"We need to reform the institution of the monarchy in Thailand. It is the root of the problem." Those words, from Thai student activist Juthatip Sirikan, are a clear expression of the growing youth-led movement that is challenging the legitimacy of the government and demanding deep political changes in the Southeast Asian nation. Yet those very same words could also send Sirikan to jail.

Thailand's Criminal Code 'Lèse-Majesté' Article 112 imposes jail terms for defaming, insulting, or threatening the monarchy, with sentences of three to 15 years. This law has been present in Thai politics since 1908, though applied sparingly, only when direct verbal or written attacks against members of the royal family.


But after the May 2014 military coup d'état, Thailand experienced the first wave of lèse-majesté arrests, prosecutions, and detentions of at least 127 individuals arrested in a much wider interpretation of the law.

The recent report 'Second Wave: The Return of Lèse-Majesté in Thailand', documents how the Thai government has "used and abused Article 112 of the Criminal Code to target pro-democracy activists and protesters in relation to their online political expression and participation in peaceful pro-democracy demonstrations."

Criticism of any 'royal project'

The investigation shows 124 individuals, including at least eight minors, have been charged with lèse-majesté between November 2020 and August 2021. Nineteen of them served jail time. The new wave of charges is cited as a response to the rising pro-democracy protests across Thailand over the past year.

Juthatip Sirikan explains that the law is now being applied in such a broad way that people are not allowed to question government budgets and expenditure if they have any relationship with the royal family, which stifles criticism of the most basic government decision-making since there are an estimated 5,000 ongoing "royal" projects. "Article 112 of lèse-majesté could be the key (factor) in Thailand's political problems" the young activist argues.

In 2020 the Move Forward opposition party questioned royal spending paid by government departments, including nearly 3 billion baht (89,874,174 USD) from the Defense Ministry and Thai police for royal security, and 7 billion baht budgeted for royal development projects, as well as 38 planes and helicopters for the monarchy. Previously, on June 16, 2018, it was revealed that Thailand's Crown Property Bureau transferred its entire portfolio to the new King Maha Vajiralongkorn.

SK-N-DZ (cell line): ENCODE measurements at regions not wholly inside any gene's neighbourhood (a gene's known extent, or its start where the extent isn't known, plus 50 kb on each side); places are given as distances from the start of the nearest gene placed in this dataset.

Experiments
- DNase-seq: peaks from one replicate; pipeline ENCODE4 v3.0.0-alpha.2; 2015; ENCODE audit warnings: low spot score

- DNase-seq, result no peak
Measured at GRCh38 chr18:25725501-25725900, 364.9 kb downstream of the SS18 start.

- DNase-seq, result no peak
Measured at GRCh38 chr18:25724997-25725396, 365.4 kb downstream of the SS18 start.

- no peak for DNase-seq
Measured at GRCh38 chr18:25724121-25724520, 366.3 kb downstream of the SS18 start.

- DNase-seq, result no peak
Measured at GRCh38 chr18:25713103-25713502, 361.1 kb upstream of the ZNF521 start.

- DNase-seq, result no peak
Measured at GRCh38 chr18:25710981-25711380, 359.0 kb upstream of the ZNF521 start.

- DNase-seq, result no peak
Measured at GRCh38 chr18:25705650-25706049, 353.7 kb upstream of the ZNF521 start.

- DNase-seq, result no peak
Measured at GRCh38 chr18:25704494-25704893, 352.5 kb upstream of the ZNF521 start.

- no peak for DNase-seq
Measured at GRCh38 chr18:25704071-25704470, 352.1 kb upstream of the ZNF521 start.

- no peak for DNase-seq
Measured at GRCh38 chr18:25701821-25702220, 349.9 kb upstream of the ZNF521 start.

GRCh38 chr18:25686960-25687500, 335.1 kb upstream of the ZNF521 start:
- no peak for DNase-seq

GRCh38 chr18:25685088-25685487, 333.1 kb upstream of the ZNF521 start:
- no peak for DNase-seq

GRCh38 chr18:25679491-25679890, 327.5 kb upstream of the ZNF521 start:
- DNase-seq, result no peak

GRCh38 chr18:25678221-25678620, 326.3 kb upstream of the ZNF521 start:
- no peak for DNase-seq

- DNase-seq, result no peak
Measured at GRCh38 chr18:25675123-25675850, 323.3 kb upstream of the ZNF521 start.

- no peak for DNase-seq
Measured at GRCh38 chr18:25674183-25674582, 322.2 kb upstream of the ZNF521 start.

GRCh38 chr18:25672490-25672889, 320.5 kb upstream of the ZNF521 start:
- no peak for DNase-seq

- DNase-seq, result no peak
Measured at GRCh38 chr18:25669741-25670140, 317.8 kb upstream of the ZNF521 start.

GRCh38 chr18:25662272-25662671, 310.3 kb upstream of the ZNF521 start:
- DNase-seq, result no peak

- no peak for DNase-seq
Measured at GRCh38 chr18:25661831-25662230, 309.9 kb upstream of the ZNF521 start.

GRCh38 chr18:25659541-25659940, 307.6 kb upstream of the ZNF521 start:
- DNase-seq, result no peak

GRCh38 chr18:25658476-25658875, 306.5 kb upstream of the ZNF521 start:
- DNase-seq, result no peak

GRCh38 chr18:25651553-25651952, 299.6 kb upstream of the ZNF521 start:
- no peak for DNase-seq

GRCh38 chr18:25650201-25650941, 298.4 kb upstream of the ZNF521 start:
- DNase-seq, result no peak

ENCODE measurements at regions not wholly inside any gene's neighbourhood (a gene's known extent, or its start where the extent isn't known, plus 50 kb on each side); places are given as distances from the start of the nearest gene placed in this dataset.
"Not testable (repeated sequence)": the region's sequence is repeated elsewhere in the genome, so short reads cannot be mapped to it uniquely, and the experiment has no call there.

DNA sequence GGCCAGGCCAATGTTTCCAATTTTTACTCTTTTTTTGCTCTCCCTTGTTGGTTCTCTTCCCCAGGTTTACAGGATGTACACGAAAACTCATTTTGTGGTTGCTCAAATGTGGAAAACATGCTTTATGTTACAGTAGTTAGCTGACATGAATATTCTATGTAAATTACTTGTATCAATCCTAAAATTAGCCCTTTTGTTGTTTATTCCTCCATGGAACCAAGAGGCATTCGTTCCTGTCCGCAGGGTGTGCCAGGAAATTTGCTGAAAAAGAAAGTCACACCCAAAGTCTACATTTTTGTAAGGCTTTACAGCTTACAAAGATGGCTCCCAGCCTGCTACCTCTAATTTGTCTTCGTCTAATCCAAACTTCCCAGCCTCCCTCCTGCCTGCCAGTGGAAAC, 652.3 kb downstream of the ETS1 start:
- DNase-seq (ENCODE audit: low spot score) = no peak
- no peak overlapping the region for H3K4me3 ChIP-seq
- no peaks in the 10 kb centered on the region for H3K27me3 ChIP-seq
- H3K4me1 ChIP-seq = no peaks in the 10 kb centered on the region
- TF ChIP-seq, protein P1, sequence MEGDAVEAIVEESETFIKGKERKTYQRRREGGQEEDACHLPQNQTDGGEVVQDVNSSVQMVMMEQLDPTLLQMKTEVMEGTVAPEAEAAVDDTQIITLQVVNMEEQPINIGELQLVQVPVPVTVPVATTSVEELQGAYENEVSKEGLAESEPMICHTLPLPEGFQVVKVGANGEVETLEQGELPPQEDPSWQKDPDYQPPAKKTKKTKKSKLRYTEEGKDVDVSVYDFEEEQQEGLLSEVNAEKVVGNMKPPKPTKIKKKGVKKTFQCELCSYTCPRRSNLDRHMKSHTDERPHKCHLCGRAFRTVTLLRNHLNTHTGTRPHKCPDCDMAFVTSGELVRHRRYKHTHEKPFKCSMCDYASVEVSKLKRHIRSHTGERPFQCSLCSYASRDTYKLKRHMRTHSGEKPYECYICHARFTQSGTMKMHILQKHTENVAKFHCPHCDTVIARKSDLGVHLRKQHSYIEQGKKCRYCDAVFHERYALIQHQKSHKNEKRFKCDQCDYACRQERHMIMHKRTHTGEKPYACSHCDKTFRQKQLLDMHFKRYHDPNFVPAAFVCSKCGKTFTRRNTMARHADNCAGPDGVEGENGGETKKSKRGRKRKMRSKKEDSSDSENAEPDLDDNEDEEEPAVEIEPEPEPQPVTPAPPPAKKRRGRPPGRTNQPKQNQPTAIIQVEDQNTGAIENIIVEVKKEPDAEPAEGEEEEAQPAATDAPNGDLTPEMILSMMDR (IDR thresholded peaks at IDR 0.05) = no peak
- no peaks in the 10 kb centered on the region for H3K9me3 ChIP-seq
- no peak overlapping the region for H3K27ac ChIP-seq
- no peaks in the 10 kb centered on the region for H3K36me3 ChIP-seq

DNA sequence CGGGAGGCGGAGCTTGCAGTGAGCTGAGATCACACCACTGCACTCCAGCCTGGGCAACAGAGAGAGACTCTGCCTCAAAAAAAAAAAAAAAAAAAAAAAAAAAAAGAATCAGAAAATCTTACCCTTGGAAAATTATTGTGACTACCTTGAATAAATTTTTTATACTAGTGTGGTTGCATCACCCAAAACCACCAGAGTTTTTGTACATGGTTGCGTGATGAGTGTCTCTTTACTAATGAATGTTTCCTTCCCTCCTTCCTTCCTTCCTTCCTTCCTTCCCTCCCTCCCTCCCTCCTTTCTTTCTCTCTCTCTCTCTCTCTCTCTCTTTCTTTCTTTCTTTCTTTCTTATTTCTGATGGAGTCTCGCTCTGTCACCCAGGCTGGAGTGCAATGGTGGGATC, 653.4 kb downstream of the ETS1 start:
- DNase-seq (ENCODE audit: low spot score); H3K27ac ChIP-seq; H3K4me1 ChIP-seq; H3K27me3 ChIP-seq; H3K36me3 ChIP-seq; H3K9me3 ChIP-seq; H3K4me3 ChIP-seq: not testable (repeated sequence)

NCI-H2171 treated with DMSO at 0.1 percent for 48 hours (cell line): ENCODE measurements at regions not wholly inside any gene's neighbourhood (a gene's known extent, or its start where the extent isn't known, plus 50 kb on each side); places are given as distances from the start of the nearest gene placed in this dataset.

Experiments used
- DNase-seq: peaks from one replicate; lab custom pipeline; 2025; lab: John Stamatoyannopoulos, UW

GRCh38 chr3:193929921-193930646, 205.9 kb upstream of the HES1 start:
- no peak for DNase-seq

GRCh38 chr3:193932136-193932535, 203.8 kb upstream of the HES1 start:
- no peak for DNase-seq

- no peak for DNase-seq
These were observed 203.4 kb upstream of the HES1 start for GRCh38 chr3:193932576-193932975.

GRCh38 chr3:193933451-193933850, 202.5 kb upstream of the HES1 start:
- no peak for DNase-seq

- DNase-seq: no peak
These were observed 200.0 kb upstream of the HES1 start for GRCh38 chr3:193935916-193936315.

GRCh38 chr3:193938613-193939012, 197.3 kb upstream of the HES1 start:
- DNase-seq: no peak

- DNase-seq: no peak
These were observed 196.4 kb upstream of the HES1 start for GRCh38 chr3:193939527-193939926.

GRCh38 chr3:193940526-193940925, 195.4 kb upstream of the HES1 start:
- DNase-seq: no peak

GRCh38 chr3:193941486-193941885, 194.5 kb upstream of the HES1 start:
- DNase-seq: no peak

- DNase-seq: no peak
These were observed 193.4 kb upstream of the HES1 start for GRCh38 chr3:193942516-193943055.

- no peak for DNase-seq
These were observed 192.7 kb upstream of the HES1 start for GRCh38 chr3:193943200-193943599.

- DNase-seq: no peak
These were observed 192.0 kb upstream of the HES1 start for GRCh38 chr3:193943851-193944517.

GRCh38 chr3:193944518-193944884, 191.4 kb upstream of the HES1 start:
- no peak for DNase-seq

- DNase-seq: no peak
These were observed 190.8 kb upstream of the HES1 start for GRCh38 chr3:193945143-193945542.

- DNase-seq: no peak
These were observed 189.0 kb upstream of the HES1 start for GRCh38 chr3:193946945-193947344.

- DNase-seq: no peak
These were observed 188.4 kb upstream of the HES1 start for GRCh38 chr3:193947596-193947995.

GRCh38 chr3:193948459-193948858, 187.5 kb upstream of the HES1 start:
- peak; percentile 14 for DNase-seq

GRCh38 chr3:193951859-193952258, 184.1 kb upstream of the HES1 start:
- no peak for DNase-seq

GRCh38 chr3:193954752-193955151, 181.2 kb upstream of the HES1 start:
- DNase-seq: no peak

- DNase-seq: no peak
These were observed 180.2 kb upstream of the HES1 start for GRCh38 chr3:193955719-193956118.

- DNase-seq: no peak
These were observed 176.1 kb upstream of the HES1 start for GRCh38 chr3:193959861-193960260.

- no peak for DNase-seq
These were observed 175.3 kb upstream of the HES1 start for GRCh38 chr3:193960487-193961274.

photo of graffiti of 112 crossed out on sidewalk

Protestors In Bangkok Call For Political Prisoner Release

Peerapon Boonyakiat/SOPA Images via ZUMA Wire

Freedom of speech at stake

"Article 112 shuts down all freedom of speech in this country", says Sirikan. "Even the political parties fear to touch the subject, so it blocks most things. This country cannot move anywhere if we still have this law."

The student activist herself was charged with lèse-majesté in September 2020, after simply citing a list of public documents that refer to royal family expenditure. Sirikan comes from a family that has faced the consequences of decades of political repression. Her grandfather, Tiang Sirikhan was a journalist and politician who openly protested against Thailand's involvement in World War II. He was accused of being a Communist and abducted in 1952. According to Sirikhan's family, he was killed by the state.

The new report was conducted by The International Federation for Human Rights (FIDH), Thai Lawyer for Human Rights (TLHR), and Internet Law Reform Dialogue (iLaw). It accuses Thai authorities of an increasingly broad interpretation of Article 112, to the point of "absurdity," including charges against people for criticizing the government's COVID-19 vaccine management, wearing crop tops, insulting the previous monarch, or quoting a United Nations statement about Article 112.

Activist in front of democracy monument in Thailand.

Shift to social media

While in the past the Article was only used against people who spoke about the royals, it's now being used as an alibi for more general political repression — which has also spurred more open campaigning to abolish it. Sirikan recounts recent cases of police charging people for spreading paint near the picture of the king during a protest, or even just for having a picture of the king as phone wallpaper.

The more than a century-old law is now largely playing out online, where much of today's protest takes place in Thailand. Sirikan says people are willing to go further on social media to expose information such as how the king intervenes in politics and the monarchy's accumulation of wealth, information the mainstream media rarely reports on them.

Not surprisingly, however, social media is heavily monitored and the military is involved in Intelligence operations and cyber attacks against human rights defenders and critics of any kind. In October 2020, Twitter took down 926 accounts, linked to the army and the government, which promoted themselves and attacked political opposition, and this June, Google removed two Maps with pictures, names, and addresses, of more than 400 people who were accused of insulting the Thai monarchy. "They are trying to control the internet as well," Sirikan says. "They are trying to censor every content that they find a threat".